Rāmāyana | Ayodhyā Kaṇḍa | Chapter 50

50. Rāma Meets Guha

[After crossing through several villages, they leave the Kosala kingdom and reach the banks of the pretty and auspicious river Ganga. There Rāma is met by his friend Guha, the King of Sringiberipura. Guha offers them food and bed. Rāma refuses and sleeps on bed of grass. Lakṣmaṇa keeps awake and guards him.]

The elder brother of Rāma crossed the very broad and very pretty Kosala kingdom, and that great one facing Ayodhyā and saluting it told. 50.1

"I am taking leave of the great city protected by Kākutstha clan and I know that the gods who live there are protecting it also." 50.2

"Oh king of the world, after repaying the debt of life in the forest, I shall see you again along with my father and mother." 50.3

That one with eyes reddened like the lotus lifted up his right hand and with face full of tears addressed the poor people of the village. 50.4

"You have shown already the compassion and kindness to me. It is sinful to prolong this sorrow and please go back and discharge your duties." 50.5

They saluted that great soul and went around him and then crying out loudly they stood here and there. 50.6

They who cried were not getting satisfied on seeing Rāma and at the night fall, he went away and disappeared from their eyes. 50.7

That Kosala kingdom was blessed with grain and wealth, full of auspicious people who were charitable, was free from fear of any kind, full of pretty temples, full of gardens for sports as well as mango orchards, full of tanks filled with water, full of contented and well nourished people, being served by very good cattle, full of good looking kings and full of the sound of recitation of Vedas. The chariot moved away from that great kingdom. 50.8-50.10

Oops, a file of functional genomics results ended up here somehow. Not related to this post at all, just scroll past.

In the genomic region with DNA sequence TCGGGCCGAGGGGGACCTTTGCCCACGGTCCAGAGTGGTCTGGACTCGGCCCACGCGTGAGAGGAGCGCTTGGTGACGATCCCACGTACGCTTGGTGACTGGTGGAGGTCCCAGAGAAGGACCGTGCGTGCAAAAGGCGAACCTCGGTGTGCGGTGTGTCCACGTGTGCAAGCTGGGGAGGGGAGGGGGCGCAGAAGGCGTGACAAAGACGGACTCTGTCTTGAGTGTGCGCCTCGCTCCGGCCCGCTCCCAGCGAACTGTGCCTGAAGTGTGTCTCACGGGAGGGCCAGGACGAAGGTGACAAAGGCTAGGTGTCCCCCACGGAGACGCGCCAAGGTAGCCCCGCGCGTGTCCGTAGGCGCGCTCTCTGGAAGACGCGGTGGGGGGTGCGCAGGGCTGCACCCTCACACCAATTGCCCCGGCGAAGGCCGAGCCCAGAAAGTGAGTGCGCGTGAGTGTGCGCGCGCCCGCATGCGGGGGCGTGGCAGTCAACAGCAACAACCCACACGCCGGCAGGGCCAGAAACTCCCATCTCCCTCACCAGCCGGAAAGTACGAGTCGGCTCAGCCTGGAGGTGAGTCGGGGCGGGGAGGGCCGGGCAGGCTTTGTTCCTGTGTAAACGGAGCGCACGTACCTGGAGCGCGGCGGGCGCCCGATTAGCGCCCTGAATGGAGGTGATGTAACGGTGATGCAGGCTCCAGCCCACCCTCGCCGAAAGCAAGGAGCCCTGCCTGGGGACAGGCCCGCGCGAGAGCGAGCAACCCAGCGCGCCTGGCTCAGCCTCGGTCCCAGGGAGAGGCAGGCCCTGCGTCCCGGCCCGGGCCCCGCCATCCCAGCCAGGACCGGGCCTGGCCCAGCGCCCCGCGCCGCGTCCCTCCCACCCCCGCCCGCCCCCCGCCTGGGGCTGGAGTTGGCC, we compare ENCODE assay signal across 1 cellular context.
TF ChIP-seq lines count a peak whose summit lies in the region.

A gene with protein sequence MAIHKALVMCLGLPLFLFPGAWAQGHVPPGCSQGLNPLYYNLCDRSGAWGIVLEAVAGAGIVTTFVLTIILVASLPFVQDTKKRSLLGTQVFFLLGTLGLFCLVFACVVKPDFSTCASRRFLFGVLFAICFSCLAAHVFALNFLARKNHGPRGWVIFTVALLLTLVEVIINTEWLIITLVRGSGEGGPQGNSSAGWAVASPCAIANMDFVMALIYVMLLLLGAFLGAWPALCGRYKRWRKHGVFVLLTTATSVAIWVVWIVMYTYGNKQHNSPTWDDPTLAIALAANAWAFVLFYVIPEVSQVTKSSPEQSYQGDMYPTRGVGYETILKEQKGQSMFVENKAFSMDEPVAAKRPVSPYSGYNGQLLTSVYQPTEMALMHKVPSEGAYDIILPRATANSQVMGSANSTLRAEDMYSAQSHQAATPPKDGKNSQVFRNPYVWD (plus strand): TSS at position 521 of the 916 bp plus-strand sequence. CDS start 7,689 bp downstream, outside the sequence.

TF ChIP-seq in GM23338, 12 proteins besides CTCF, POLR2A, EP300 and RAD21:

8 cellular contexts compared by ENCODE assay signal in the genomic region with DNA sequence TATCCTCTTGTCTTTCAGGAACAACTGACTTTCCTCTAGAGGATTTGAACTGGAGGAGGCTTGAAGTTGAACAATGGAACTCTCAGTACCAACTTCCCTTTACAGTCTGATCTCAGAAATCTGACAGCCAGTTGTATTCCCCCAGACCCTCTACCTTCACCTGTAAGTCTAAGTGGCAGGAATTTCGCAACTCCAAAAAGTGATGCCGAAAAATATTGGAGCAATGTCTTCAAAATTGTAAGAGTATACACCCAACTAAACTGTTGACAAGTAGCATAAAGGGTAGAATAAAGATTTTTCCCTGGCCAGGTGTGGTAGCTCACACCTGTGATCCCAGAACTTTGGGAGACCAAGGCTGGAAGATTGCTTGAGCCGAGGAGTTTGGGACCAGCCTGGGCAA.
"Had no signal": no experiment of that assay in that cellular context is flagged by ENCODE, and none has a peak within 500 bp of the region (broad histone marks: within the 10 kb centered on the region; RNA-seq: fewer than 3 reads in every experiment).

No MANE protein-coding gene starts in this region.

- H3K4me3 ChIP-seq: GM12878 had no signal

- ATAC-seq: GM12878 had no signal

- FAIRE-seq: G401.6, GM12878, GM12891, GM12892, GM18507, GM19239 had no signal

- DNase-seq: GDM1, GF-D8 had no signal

Rāma, endowed with fortitude, travelled through the pleasant and prosperous kingdom, full of very pretty gardens which was fit to be enjoyed by kings. 50.11

He then saw the holy and pretty river Ganga, with three splits full of sacred waters and green moss here and there and which was worshipped by sages. 50.12

Decorated by the divine hermitages situated nearby, the delighted Apsara maidens were playing in the auspicious, deep and broad waters. 50.13

It was shining with the presence of devas, Dānavas, Gandharvas and Kinnaras and that auspicious one [river] was also served by the wives of several Gandharvas. 50.14

That river which was flowing in the sky for the sake of devas, it had hundreds of sporting places and hundreds of pleasure gardens for the devas and was famous as the deva Padminī 50.15

Its flow created loud laughter like sound and also at some places it flowed creating pure smile like foam and in some other places its flow was straight like the braids of the maiden along with shining whirlpools. 50.16

In some places it was deep and silent, at some other places, flowing speedily with sound. It made majestic regal sounds in some places and with horrible fearsome sound in other places. 50.17

The waters in which several deva groups took bath shined like pure blue lotus flowers. Vast sand hills covered the river in some places and in some others, it was spread with white sand. 50.18

The sound of swans and storks echoed together with the cooing calls of Chakravāka birds. Several birds inflamed with passion surrounded that flawless one. 50.19

The trees on the banks of Ganga made it appear as if they have garlanded her. In some places the river was covered with fully open water lilies and in some other places it was covered with crowds of lotus flowers. 50.20

In some places it was decorated by water lilies opening at night as well as their half open buds and it some places it looked as if intoxicated by the heaps of pollen fallen from flowers. 50.21

With all its impurities removed, it looked like a pure gem. The repeated sound of trumpeting of elephants of directions, intoxicated elephants, forest elephants, divine elephants and those fit to carry gods sounded and resounded in the forests as well as banks of the river. 50.22